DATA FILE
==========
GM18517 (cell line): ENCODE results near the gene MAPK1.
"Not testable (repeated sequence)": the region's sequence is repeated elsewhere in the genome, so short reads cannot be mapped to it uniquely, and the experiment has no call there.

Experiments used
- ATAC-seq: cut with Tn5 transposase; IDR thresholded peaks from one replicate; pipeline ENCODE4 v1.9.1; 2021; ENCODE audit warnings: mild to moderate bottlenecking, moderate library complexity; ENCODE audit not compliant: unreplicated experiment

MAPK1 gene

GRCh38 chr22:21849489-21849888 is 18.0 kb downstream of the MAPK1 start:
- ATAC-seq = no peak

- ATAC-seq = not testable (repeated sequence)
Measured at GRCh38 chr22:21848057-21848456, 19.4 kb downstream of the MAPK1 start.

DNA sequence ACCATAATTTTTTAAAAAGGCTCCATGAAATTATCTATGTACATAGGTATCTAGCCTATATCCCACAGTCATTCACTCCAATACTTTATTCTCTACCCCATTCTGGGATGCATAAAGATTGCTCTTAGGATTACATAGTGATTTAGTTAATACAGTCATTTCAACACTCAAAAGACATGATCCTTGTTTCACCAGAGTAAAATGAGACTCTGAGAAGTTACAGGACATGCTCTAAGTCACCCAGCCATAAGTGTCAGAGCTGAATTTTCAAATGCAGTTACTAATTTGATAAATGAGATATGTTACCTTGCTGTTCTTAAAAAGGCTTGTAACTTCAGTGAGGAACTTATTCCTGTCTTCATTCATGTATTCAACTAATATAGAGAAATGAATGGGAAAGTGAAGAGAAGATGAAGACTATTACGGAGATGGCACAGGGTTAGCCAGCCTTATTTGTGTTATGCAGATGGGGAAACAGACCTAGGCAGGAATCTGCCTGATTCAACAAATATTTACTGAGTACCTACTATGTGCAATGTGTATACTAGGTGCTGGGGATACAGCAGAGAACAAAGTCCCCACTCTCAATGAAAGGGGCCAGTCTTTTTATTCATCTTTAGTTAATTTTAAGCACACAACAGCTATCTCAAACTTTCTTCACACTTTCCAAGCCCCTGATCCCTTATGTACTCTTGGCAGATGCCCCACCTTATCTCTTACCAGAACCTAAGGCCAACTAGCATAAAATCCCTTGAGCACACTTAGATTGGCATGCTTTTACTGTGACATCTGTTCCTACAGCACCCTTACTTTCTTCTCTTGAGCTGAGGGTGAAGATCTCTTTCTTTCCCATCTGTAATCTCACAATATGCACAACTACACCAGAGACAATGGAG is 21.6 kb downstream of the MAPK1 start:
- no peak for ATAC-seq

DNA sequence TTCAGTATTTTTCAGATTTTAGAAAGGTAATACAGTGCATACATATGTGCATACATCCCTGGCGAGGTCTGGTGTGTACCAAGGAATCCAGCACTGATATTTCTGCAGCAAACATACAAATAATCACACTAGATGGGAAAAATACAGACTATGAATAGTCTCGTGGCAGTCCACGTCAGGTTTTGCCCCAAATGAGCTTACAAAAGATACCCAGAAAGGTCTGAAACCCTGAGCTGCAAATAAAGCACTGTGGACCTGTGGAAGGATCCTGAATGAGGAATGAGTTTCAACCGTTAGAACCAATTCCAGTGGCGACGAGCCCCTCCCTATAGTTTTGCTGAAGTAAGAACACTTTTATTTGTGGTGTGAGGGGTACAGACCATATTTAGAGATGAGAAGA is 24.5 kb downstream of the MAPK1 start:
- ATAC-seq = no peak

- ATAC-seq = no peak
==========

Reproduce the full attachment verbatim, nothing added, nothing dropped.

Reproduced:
GM18517 (cell line): ENCODE results near the gene MAPK1.
"Not testable (repeated sequence)": the region's sequence is repeated elsewhere in the genome, so short reads cannot be mapped to it uniquely, and the experiment has no call there.

Experiments used
- ATAC-seq: cut with Tn5 transposase; IDR thresholded peaks from one replicate; pipeline ENCODE4 v1.9.1; 2021; ENCODE audit warnings: mild to moderate bottlenecking, moderate library complexity; ENCODE audit not compliant: unreplicated experiment

MAPK1 gene

GRCh38 chr22:21849489-21849888 is 18.0 kb downstream of the MAPK1 start:
- ATAC-seq = no peak

- ATAC-seq = not testable (repeated sequence)
Measured at GRCh38 chr22:21848057-21848456, 19.4 kb downstream of the MAPK1 start.

DNA sequence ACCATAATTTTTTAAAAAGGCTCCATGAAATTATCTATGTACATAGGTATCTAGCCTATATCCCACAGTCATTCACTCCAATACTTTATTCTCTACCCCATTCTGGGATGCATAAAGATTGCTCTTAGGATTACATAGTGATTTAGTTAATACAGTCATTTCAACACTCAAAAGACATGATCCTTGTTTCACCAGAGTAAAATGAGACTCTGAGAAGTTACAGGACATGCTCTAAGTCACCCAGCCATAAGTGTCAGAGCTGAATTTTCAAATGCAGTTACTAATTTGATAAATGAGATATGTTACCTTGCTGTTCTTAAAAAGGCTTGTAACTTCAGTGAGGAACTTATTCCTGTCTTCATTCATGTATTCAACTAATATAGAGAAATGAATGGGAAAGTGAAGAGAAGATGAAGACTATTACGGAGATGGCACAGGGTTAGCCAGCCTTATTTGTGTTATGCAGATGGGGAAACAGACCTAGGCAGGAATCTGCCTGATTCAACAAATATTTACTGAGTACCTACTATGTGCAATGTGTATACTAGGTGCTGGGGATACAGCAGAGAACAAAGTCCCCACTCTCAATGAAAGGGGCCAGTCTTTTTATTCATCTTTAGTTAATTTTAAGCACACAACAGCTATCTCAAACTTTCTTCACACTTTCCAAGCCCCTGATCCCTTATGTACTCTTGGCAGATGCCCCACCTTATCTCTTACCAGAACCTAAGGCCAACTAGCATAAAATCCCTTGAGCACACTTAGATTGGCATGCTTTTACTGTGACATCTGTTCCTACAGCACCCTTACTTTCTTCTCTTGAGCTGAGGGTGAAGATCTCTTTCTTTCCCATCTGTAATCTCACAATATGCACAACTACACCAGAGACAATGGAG is 21.6 kb downstream of the MAPK1 start:
- no peak for ATAC-seq

DNA sequence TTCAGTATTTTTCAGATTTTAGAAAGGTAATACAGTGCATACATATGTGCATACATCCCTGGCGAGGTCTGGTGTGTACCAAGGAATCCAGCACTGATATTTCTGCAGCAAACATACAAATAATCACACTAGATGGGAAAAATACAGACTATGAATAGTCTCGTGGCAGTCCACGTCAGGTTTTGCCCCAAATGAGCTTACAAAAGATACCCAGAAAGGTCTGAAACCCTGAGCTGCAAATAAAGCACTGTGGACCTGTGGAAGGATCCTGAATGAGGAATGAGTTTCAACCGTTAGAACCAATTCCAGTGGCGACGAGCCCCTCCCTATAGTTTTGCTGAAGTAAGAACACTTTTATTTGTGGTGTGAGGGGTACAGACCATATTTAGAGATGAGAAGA is 24.5 kb downstream of the MAPK1 start:
- ATAC-seq = no peak

- ATAC-seq = no peak